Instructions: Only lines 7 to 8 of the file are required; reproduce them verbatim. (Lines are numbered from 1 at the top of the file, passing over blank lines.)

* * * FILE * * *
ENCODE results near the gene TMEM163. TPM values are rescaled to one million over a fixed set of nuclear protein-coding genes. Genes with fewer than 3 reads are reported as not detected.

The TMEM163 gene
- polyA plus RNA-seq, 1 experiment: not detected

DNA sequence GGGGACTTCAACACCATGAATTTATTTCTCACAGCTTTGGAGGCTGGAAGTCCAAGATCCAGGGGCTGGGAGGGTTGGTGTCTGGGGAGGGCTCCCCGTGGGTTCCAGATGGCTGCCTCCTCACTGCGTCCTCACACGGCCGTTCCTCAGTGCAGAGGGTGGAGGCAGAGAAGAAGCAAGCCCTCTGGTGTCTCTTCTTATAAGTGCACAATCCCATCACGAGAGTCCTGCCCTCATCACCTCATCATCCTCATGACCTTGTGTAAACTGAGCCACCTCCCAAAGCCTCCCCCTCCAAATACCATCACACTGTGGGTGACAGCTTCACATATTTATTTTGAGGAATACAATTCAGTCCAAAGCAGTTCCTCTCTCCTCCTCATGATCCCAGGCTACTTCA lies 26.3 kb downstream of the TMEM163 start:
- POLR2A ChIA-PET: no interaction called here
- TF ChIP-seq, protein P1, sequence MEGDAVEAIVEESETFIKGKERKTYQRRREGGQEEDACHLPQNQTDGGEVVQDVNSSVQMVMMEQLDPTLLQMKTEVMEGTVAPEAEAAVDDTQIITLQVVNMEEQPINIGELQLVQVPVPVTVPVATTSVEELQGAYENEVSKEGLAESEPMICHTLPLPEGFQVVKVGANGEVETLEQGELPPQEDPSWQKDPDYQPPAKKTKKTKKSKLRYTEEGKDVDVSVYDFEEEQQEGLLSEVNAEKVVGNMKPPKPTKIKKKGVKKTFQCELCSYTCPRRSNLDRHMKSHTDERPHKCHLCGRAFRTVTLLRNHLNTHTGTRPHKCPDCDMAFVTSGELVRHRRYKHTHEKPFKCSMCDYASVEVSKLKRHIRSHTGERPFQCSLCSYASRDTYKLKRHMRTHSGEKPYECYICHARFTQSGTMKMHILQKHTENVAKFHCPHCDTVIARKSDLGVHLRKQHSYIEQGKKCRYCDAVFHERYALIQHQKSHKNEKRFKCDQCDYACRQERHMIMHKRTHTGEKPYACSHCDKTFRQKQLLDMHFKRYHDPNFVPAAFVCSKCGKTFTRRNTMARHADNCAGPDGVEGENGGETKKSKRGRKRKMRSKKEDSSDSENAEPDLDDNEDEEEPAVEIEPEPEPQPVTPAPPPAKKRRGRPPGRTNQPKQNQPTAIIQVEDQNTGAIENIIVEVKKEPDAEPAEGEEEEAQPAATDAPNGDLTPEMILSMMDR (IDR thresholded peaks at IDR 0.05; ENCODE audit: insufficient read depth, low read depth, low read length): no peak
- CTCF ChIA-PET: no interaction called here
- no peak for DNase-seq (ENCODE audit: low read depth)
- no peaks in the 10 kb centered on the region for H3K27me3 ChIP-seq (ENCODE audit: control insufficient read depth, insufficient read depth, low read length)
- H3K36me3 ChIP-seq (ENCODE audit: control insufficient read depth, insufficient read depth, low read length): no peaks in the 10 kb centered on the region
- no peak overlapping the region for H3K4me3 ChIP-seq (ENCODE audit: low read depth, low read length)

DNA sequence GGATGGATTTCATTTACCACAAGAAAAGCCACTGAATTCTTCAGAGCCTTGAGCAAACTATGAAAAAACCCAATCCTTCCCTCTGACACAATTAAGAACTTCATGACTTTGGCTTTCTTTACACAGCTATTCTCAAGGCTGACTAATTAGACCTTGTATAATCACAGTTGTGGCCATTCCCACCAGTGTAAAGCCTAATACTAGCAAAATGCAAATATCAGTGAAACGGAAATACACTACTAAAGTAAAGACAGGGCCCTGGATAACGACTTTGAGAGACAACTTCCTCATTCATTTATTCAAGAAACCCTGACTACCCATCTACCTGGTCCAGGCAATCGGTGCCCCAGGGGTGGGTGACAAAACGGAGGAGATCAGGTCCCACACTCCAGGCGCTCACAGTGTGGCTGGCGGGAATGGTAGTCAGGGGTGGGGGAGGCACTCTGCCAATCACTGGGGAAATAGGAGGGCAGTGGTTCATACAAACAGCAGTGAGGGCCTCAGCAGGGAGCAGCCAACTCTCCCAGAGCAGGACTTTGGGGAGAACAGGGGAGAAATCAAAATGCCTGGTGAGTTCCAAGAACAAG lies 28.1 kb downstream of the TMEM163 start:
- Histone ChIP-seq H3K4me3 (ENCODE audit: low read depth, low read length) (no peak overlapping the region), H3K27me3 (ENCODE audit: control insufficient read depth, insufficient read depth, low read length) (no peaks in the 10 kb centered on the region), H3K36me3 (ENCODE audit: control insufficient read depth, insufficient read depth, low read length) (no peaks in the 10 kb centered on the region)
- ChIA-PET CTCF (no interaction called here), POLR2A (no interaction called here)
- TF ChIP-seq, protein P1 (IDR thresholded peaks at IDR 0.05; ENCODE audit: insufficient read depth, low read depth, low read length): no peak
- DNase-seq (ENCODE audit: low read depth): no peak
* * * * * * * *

- CTCF ChIA-PET: no interaction called here
- no peak for DNase-seq (ENCODE audit: low read depth)